Who's Afraid Of The Dark?
“Each time we face our fear, we gain strength, courage, and confidence in the doing.”
Running a small business can be scary sometimes. Just making the decision to take the plunge and bet on oneself was an exercise in overcoming self-doubt.
There are many days where the feeling of "I don't know, what I don't know" reminds me of stumbling around in the dark.
When I was very young I was afraid of the dark.
It was paralyzing.
The bedtime ritual consisted of mom closing the closet door and me leaping while attempting to avoid placing my ankles anywhere near the bed (you know, where the "floor dwellers" can grab you and pull you under....)
Once she turned out the lights, the door had to be cracked and the hall lamp was turned on. If I had to get up in the middle of the night, I flung myself far off the bed like a long jumper trying to win gold and then I sprinted towards whatever light I could frantically find.
As a child I didn't know how to calm those phobias, at all. My imagination took over, the monsters in the closet moved, the floor dwellers were waiting and the hall light always seemed turned off when I needed it most.
During my various Navy training experiences I learned how to swallow those intense fears. I remember being underwater in Dive School with no visibility, suppressing that creeping panic feeling as my heavy boots sank into the Florida mud. My inner voice was telling me "don't think about what may be approaching" in the murky depths as I tried to focus on my practical.
I eventually learned how to control my rate of breathing, push aside the crazy thoughts of sharks, monsters and ankle grabbers. It's just as well since shooting to the surface wasn't an option unless I wanted to subject my lungs to an embolism.
Now as a small businesswoman I periodically have to shut down that inner bully, put myself back underwater and reflect on that training. Except now the closet and the floor dwellers are the IRS and taxes, and the murky water is the never ending race for customer satisfaction.
Recently, I found myself in a dark field in the Shenandoah mountains of Virginia. I let my buddy Dennis talk me into joining him to take pictures of star trails. He neglected to mention two things: the 19 degree weather that waited for us and a reminder that I may still be scared of the dark.
|Big Meadows, Virginia, 1 March 2020|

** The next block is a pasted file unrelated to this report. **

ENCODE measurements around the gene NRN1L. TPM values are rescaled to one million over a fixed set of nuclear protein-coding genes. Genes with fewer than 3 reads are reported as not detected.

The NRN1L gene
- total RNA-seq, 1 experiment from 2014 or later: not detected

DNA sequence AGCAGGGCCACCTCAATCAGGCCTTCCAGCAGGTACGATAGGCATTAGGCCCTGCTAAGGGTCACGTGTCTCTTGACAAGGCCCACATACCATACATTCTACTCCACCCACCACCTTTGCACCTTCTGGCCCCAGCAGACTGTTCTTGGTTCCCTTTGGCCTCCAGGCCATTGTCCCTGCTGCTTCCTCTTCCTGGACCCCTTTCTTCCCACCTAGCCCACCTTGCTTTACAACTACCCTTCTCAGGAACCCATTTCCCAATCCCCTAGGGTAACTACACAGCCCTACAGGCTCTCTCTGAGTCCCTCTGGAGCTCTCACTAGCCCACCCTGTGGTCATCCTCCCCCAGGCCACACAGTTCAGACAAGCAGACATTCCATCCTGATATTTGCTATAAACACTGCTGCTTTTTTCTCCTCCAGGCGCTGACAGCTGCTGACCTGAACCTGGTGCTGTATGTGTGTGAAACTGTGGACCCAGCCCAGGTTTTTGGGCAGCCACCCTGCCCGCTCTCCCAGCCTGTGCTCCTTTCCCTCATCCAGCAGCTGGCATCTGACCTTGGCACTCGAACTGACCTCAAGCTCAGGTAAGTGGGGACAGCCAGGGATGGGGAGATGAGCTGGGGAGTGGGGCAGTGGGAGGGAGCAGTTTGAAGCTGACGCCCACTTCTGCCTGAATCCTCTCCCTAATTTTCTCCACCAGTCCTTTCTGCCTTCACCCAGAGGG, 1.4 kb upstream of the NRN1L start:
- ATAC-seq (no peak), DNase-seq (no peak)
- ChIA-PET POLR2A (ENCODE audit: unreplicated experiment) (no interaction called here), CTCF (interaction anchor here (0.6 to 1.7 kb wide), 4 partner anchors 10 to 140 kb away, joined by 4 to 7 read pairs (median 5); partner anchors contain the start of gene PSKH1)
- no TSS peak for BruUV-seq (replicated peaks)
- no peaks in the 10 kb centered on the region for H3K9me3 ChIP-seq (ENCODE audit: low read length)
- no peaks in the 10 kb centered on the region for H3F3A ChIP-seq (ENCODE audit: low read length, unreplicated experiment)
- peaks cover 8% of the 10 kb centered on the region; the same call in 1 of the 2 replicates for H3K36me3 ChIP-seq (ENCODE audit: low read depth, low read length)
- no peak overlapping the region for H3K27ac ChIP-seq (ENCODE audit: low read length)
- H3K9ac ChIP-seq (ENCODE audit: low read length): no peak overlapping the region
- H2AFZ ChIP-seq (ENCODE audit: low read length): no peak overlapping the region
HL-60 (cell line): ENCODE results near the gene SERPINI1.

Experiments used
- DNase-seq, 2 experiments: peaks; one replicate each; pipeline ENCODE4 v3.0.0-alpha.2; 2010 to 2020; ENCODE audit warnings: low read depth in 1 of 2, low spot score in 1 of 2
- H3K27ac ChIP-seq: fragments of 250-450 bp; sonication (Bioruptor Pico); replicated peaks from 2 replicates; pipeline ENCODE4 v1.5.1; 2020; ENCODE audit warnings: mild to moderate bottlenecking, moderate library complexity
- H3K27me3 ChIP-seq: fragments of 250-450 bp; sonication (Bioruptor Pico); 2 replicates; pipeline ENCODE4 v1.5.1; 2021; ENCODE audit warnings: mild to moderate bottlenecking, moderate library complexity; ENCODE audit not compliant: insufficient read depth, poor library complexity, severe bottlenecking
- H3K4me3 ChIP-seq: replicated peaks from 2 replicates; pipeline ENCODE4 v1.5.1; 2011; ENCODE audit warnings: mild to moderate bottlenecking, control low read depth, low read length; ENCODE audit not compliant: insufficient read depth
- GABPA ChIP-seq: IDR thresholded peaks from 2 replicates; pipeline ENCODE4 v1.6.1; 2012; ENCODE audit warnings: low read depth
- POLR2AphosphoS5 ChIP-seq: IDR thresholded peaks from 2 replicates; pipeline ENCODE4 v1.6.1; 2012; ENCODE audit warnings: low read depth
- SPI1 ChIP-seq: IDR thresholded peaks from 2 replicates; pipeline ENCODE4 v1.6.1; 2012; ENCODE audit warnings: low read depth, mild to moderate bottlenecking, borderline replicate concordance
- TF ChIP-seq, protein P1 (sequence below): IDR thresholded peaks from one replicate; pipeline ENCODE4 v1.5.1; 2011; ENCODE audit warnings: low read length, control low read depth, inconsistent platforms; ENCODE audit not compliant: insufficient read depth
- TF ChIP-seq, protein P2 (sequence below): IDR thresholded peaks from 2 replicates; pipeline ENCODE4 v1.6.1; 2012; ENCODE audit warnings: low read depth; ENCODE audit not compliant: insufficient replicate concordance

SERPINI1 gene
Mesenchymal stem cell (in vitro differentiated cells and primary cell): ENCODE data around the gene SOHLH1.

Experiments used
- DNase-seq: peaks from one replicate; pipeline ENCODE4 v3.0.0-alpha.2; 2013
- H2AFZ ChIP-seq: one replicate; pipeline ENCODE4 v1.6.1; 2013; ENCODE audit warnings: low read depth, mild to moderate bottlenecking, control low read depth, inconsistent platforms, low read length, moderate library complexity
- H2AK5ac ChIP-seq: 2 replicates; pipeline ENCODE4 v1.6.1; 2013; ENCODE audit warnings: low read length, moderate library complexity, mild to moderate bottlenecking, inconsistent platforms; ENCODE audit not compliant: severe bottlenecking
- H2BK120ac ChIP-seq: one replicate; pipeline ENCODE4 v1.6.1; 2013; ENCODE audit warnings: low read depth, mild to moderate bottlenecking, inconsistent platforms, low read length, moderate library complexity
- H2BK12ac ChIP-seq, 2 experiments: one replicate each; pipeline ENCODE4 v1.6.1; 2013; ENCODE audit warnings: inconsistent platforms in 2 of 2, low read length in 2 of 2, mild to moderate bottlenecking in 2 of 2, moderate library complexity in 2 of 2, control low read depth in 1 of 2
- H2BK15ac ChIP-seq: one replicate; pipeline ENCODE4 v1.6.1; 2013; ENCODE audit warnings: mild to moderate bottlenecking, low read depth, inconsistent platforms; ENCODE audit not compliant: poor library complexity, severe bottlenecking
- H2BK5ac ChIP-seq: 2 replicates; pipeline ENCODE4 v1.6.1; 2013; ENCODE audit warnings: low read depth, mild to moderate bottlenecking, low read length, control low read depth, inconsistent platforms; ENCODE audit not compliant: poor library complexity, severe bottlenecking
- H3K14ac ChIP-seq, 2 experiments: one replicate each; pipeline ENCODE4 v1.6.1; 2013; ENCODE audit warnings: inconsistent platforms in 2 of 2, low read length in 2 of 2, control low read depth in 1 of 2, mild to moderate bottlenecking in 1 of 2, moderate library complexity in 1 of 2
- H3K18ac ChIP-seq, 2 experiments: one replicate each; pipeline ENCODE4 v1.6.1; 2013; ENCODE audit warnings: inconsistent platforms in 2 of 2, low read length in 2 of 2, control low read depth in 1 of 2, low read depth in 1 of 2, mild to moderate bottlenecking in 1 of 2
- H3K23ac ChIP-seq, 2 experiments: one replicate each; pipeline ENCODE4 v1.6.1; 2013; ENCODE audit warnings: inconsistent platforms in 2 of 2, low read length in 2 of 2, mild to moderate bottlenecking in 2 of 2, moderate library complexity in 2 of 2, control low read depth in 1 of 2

Not wanting to make a big deal about the childhood fear, I made sure to keep close to Dennis as we trudged across the field to find the best spot to capture a subject with the star filled sky.
That worked for about five minutes until I realized I dropped a glove at the point of entry and had to circle back on my own to retrieve it. Even though we both had headlamps on, we needed to limit their use so we didn't disrupt each others' long exposure process (or anyone else's in the area.)
|Dennis illuminated by my headlamp (as I failed to make it into the picture on time!)|
Now I know you are wondering, did my childhood fear of the dark sneak into that field?
I won't lie, I felt the creeping panic sensation, but because the science behind taking these types of pictures requires so much concentration, I re-focused on the task at hand, and quickly forgot about the circling "sharks." The only benefit of the brutally cold weather was that it limited our time on station, which helped speed up my departure from that inky darkness.
The next time you have doubts about achieving your goals, lock up the closet full of imaginary monsters, suppress that inner bully and focus on the prize. You got this!
“The man who moves a mountain begins by carrying away small stones.”
|246 images taken over a period of 62 mins; Nikon D850, 13sec, f/2.8, ISO 1000, 11mm|
Want to see more images from that photo shoot? Check out the rest of the images in the gallery.
Laura Hatcher is a retired Naval Officer, Mother, Harley Rider and Published Professional Photographer located in Northern Virginia. Her Studio is on 218 North Lee Street, Alexandria, VA 22314.
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